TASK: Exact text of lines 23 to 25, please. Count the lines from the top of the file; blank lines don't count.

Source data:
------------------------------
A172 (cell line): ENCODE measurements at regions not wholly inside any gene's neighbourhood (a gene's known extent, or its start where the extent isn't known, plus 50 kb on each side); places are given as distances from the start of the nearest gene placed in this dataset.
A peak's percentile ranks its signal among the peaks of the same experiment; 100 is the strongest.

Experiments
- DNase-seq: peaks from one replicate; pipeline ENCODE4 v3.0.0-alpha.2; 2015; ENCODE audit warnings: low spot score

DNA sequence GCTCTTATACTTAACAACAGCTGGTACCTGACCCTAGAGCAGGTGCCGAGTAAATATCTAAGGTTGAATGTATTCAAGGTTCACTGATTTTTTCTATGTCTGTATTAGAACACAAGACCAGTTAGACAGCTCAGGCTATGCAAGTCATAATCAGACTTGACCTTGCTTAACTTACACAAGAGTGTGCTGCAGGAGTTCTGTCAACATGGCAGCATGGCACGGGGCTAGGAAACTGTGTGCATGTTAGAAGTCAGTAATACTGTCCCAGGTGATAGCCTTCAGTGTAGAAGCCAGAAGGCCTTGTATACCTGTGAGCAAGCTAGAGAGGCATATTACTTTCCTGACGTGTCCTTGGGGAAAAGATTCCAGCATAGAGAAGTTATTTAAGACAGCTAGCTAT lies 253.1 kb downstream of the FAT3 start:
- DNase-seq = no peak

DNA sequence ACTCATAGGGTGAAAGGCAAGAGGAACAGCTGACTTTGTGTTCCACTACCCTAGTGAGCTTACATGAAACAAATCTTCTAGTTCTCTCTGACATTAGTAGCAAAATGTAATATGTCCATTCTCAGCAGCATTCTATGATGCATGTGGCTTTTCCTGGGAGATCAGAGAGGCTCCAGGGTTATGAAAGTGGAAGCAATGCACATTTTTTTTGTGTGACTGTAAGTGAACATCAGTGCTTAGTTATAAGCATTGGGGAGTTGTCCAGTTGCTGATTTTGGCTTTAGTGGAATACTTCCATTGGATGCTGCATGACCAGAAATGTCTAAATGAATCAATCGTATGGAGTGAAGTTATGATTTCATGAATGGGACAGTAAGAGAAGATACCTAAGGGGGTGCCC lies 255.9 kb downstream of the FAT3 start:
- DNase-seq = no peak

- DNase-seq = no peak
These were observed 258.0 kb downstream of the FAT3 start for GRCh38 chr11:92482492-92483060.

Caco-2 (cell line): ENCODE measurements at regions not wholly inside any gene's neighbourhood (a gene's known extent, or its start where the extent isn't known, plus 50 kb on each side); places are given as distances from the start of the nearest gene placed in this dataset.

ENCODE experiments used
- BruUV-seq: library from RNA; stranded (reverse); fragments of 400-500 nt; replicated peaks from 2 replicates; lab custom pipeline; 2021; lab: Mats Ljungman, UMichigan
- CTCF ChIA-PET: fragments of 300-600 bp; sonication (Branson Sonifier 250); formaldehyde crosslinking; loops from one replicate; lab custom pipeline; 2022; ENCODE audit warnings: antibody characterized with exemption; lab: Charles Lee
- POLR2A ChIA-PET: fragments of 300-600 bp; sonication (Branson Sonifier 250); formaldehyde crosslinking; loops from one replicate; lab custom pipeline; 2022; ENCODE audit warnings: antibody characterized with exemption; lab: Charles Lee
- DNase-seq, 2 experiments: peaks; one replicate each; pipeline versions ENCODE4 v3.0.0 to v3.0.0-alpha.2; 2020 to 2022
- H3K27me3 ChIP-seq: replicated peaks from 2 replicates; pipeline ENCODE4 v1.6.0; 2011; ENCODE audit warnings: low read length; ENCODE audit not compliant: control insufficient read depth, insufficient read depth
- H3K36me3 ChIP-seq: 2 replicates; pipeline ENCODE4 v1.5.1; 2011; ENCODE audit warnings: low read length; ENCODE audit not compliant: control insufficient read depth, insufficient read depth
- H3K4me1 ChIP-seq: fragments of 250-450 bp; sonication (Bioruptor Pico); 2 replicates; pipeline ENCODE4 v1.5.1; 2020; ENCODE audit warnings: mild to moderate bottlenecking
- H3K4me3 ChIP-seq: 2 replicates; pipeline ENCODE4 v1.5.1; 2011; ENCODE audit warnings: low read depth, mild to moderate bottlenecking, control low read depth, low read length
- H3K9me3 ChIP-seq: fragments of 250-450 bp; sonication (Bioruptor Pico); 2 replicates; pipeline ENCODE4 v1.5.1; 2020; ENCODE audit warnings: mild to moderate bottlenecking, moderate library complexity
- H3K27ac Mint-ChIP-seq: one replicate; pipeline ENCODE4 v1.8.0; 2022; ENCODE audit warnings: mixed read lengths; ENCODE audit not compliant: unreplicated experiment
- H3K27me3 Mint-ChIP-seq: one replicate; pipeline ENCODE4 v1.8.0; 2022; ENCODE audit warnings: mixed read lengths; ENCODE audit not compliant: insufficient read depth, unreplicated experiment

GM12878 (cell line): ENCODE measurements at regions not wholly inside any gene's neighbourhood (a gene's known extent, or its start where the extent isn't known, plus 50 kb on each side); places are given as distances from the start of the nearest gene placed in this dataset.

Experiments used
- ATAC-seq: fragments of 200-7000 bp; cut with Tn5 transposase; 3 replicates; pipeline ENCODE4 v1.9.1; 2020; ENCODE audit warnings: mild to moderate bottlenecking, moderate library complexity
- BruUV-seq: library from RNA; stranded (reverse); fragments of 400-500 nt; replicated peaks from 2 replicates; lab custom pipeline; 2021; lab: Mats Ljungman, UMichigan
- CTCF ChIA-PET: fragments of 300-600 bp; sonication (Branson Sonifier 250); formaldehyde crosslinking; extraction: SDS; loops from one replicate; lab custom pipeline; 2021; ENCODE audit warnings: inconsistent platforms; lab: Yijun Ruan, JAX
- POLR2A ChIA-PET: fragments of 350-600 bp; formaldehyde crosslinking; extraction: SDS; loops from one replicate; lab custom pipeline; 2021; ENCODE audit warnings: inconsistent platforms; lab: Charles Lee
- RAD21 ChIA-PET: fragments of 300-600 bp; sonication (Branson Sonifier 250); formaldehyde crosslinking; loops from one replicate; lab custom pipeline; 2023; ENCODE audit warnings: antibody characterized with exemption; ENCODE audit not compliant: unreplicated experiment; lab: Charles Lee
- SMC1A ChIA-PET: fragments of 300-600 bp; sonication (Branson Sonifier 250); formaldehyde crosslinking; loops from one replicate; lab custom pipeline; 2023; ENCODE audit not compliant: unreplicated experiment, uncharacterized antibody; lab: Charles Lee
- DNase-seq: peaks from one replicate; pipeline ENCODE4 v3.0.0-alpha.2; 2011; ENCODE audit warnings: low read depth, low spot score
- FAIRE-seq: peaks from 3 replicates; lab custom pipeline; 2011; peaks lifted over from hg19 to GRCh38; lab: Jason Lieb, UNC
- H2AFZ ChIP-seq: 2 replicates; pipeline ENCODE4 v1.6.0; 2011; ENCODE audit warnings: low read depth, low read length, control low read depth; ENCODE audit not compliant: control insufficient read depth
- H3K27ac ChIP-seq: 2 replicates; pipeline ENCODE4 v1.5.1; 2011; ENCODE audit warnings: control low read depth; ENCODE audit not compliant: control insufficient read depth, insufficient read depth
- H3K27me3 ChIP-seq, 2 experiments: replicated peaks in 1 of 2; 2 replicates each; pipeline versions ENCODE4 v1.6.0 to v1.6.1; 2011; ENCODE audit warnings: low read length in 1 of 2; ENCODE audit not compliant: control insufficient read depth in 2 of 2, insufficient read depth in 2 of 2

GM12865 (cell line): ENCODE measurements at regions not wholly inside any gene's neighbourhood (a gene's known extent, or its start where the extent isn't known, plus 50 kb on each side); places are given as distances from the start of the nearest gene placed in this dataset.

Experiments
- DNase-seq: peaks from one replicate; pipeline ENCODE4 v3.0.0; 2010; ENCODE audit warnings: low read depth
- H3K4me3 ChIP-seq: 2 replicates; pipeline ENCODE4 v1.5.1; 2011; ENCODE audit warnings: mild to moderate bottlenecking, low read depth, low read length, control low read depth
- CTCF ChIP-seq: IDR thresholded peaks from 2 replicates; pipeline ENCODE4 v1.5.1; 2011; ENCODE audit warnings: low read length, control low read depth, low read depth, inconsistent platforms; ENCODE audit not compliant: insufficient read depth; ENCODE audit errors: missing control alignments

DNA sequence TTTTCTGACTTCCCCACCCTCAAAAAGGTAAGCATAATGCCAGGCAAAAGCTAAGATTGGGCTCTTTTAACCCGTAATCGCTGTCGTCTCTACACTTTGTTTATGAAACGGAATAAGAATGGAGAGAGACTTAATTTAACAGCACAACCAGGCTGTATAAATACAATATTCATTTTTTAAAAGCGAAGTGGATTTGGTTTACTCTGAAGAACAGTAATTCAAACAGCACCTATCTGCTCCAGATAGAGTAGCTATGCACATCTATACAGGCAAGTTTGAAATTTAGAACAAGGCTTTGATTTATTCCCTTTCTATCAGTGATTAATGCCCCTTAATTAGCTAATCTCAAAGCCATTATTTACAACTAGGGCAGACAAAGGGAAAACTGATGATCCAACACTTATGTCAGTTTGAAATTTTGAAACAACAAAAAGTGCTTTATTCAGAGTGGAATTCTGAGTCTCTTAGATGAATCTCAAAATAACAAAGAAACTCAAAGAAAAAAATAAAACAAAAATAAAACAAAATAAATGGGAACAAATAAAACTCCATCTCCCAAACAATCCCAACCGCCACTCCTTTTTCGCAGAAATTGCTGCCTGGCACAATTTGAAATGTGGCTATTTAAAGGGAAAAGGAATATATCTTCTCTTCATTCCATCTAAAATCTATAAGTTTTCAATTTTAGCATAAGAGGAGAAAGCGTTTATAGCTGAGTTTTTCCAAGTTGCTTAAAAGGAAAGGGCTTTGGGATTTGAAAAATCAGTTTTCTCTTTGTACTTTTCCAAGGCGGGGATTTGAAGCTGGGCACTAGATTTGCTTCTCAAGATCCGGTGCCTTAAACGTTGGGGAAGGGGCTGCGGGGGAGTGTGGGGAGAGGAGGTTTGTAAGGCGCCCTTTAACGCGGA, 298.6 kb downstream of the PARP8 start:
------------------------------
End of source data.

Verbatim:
- H3K27me3 Mint-ChIP-seq: one replicate; pipeline ENCODE4 v1.8.0; 2022; ENCODE audit warnings: mixed read lengths; ENCODE audit not compliant: insufficient read depth, unreplicated experiment

GM12878 (cell line): ENCODE measurements at regions not wholly inside any gene's neighbourhood (a gene's known extent, or its start where the extent isn't known, plus 50 kb on each side); places are given as distances from the start of the nearest gene placed in this dataset.

Experiments used